Museum of History & Industry (MOHAI)
MOHAI celebrates the rich history of the Pacific Northwest and features noteworthy exhibits from the Smithsonian and Library of Congress. MOHAI showcases a large collection of regional historic and cultural treasures and the museum is an indoor playground for all ages. With more than 50,000 square feet, the museum holds thousands of historic artefacts, including photographs, videos, costumes and interactive objects such as a World War II-era periscope, reflecting the rich history of Seattle’s Puget Sound naval culture. MOHAI provides five different venue options for private events. Rentals include the Grand Atrium; Lakefront Pavilion; Lakeview Terrace; West Patio; and Meeting Rooms. Additionally, MOHAI offers four permanent exhibits and various seasonal displays. For more information on MOHAI and other upcoming exhibits, visit mohai.org.
Pacific Science Center
Pacific Science Center is a hands-on learning centre for kids and families offering permanent and traveling exhibits. Permanent exhibits feature Professor Wellbody’s Academy of Health & Wellness, an interactive dinosaur display, Tropical Butterfly House, Insect Village, Puget Sound Model and Saltwater Tide Pool, plus other exhibits showcasing animals, technology and more. Two IMAX theatres showcase the latest in big-screen and 3-D films; the Boeing IMAX Theatre features a screen six stories high and 80 feet wide, with the newest IMAX with Laser projection and sound system.
The Seattle Aquarium features a stunning 40-foot, 55,000-lb. viewing window into a 120,000-gallon aquarium filled with salmon, colourful rockfish, vibrant sea anemones, other native Washington marine life and interactive divers. Other exhibits include two pools filled with sea anemones and sunflower sea star, a pacific coral reef exhibit, marine mammals and an underwater dome, the aquarium’s largest exhibit.
Seattle Art Museum
Located in downtown Seattle, Seattle Art Museum (SAM) occupies a Robert Venturi-designed building connected to a more recent Allied Works-designed major expansion of the museum. Notable exterior features include Jonathan Borofsky’s Hammering Man and Doug Aitken’s Mirror. SAM boasts a collection of approximately 23,000 objects, ranging from native and Mesoamerican art to contemporary American photo and video installations. The museum offers noteworthy permanent collections of Asian, African, Northwest Coast Native American, modern and contemporary art, European painting and decorative arts. SAM also maintains an ambitious schedule of traveling exhibitions.
Seattle Great Wheel
The Seattle Great Wheel is a 175-foot Ferris wheel located at the end of Pier 57 on the Seattle waterfront. The 42 Euro-designed gondolas are equipped with heating, air conditioning and stunning views of Elliott Bay, the Olympic Mountains and the Seattle city skyline. The structure extends nearly 40 feet out from the pier, hovering over Elliott Bay.
Olympic Sculpture Park
This nine-acre sculpture park features a 2,500-foot descending, Z-shaped path connecting the Belltown neighbourhood in downtown Seattle with a beach on the waterfront. The path takes visitors past a range of permanent and rotating sculptures and major works by world-renowned artists such as Richard Serra, Alexander Calder and Mark di Suvero, while allowing visitors to take in the scenery offered by Puget Sound and the Olympic Mountains. The park also features the PACCAR Pavilion, a glass and steel structure that houses a fluctuating exhibit, public event space as well as a café. The Gates Amphitheater sits adjacent to the pavilion, featuring descending grass terraces for outdoor films and performances.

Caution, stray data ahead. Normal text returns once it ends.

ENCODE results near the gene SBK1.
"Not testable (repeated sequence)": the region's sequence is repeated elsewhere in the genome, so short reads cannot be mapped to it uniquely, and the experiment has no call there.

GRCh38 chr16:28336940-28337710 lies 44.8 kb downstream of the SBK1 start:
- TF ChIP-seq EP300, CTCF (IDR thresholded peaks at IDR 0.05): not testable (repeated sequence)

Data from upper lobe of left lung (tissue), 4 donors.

Smith Tower Observatory
Once Seattle’s tallest building, Smith Tower, built in 1914 and restored in 1999, offers 360 degree views of the city, sound and mountains from its 35th floor observation deck. The deck is reached via the human-operated elevators. The top floor observatory was renovated in August 2016 and now features the Temperance Café and Bar, themed to the building’s 1920s speakeasy roots. Unico Properties, building owner, contracted internationally-recognised museum planning and design firm Gallagher & Associates to research and develop the new exhibits and features, and Seattle’s Columbia Hospitality to oversee visitor programs, private event sales and day-to-day visitor operations.
Built as the centrepiece of the 1962 Seattle World’s Fair, the 605’ Space Needle is an ever-futuristic icon of Seattle. Located 520’ above ground, the observation deck features indoor and outdoor 360° views of the Seattle skyline, Puget Sound and the Cascade and Olympic Mountains. Just below the observation deck, SkyCity restaurant makes a full rotation every 47 minutes and specialises in Pacific Northwest cuisine.
The Space Needle rolled out a new Space Needle mobile app and digital kiosks, which allow guests to plan their next stop in town while overlooking the city. With the new Space Needle mobile app and digital kiosks like the 520 Teleporter and touchscreen SkyPad, guests can transport to a different attraction in Seattle and learn more about key sights in town. The new kiosks can transport visitors onto the field with the Seattle Seahawks at CenturyLink Field or climb aboard one of the famous houseboats on Lake Union. Guests can come away with more historical knowledge of the city as well as digital photos personalised to their liking. Individual tickets to the Space Needle may be purchased or Seattle CityPASS offers a booklet of attraction passes at a discounted price. Download the app at spaceneedle.com/app. The SpaceBase gift shop is located on the ground level in the Space Needle lobby.
Wings Over Washington
A new multi-sensory flying ride has been built at Pier 57 on Seattle’s waterfront. This state-of-the-art “flying theatre” transports guests through an aerial adventure high over Washington state. This 20-minute film features views of Elliott Bay, the Olympic National Forest and San Juan Islands, the Cascade Mountains, and Snoqualmie Falls, the Tieton River, and the wonders of the Walla Walla Valley Balloon Stampede. Nearby the theatre, take a ride on the Seattle Great Wheel or enjoy a family meal at The Crab Pot or Fisherman’s Restaurant.